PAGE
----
Without a single solution, hospitals are taking different paths to interoperability

Computers connecting
Hospitals are leveraging several different data exchange pathways at once to meet their needs. (Getty/TCmake_photo)

The Meaningful Use program, alternative payment models, artificial intelligence and technical and policy shifts have spurred innovative approaches to data exchange. However, hospitals are finding that there is more than one way to achieve interoperability, and some are experimenting with several different pathways at once.  

SSM Health, a 24-hospital Catholic not-for-profit health system in the Midwest, has pursued multiple avenues to facilitate data exchange by joining health information exchanges (HIEs) in Missouri, Oklahoma and Wisconsin, tapping into Carequality’s Interoperability Framework, and using Direct Messaging. It was the first health system to go live with Surescripts’ national locator service and shares patient data with both the Department of Defense and the Veterans Administration’s virtual electronic health record program, known as VLER.

The system has also begun to capture patient-generated information such as blood pressure data and when a patient receives a flu shot through its Epic MyChart portal and apps.

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In 2016, SSM Health exchanged more than 15 million records, involving all 50 states, which included records from more than 1,000 hospitals, 1,500 emergency departments and 25,000 clinics. As a result, SSM Health was able to add more than 1.2 million pieces of medication data and 100,000 pieces of allergy data to its patient charts.

“We’re a national leader, taking on risk-based contracts and population health,” Richard Vaughn, M.D., SSM Health’s vice president and chief medical information officer. “We need to have this ability because the patients are not all with us. We need to aggressively pursue [their information].”

HIEs provide a pathway

Smaller systems are taking a similar approach. The University of Missouri Health System, with five hospitals and a network of more than 50 clinics in central Missouri, is leveraging multiple interoperability pathways, especially as the available options evolve, according to Mike Seda, director of regional operations at The Tiger Institute for Health Innovation, a private-public partnership between the University of Missouri and Cerner Corporation.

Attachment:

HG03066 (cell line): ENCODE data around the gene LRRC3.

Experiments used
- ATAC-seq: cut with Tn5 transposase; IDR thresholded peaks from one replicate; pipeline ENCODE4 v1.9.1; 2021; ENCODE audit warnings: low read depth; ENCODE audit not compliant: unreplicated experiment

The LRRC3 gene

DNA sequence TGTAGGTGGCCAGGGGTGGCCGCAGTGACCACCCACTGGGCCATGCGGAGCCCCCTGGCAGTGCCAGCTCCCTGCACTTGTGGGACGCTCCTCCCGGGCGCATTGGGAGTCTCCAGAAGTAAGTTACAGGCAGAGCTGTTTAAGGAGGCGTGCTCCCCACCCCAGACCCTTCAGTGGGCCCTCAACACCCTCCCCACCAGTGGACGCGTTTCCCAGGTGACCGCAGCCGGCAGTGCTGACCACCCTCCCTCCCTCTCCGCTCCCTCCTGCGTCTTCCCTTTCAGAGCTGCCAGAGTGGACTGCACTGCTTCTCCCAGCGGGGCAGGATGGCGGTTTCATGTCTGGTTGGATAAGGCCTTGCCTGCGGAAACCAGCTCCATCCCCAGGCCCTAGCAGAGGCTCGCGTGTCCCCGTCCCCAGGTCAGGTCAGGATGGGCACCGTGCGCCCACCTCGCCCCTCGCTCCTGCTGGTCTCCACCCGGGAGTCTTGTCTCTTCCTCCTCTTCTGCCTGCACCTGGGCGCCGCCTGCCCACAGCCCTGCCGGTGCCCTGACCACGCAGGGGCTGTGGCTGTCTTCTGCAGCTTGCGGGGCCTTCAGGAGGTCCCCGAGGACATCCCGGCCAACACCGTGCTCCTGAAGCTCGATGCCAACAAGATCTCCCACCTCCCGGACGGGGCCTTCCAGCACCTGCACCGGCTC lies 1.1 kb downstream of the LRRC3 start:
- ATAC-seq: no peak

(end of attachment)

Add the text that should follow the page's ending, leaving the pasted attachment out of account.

health data charts
Approaches to data exchange are still piecemeal.

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For example, the health system initially used Direct Messaging—a DirectTrust framework—to exchange transition-of-care summaries required under Meaningful Use Stage 2, but also found value in using Direct messaging for referral management and to support telehealth. Using the Tiger Institute Health Alliance, a private, query-based HIE connected to CommonWell, the system is now sending event notifications to primary care physicians.

Seda has also found that the vendors have improved the technology supporting interoperability.

“In 2010-2011, not a lot of vendors could provide query-based exchange, so the fees were astronomical," he says. "But over time the vendors developed that capability. Now the challenges [to data exchange] are more related to value.”

A hybrid model takes hold

Interoperability is progressing in fits and starts, with standards and methodology still evolving.

“We’ve accomplished a lot with interoperability, but still need improvement,” says David Kibbe, M.D., president and CEO of DirectTrust.

In the meantime, stakeholders should continue to leverage various pathways and standards, each of which complements various stages of the evolution.

RELATED: CHIME launches new effort to make DirectTrust's data exchange framework universal in healthcare

Doctors talking
Data exchange is improving. Slowly. (Getty/wmiami)

“You can’t replace everything with one standard because some [health IT products] don’t adapt, and it’s expensive to replace,” Russell Leftwich, M.D., HL-7 co-chair of clinical standards and senior clinical adviser for interoperability at InterSystems. “Yet new concepts like genomics will use newer technology. They’ll coexist. We’ll live in a hybrid interoperability environment in the foreseeable future.”

For the moment, hospitals will have to navigate an often complicated interoperability ecosystem. At the same time, the industry is moving toward a more cooperative atmosphere than in the past when EHR vendors were reluctant to cooperate. 

“Collaboration between vendors and clinicians is really important right now. We need tools capable of knitting vendors together,” says Kibbe.

Steven Posnack, the Office of the National Coordinator for Health IT's director of standards and technology, agrees.

“EHR adoption records are high. We’ve got connections. Now we pivot to ramp up usability and productivity,” he says.

Meanwhile, some hospital executives are encouraged.

“I’m optimistic about the direction we’re headed in,” Vaughn said. “With risk-based contracting providers, the government and insurers have aligned incentives. It’s all forcing us to open systems up.”

“Healthcare is an immature place without a single source of truth, and we’re not fully connected,” he added. “Not even the patient knows all of his information. But we’re working on it.”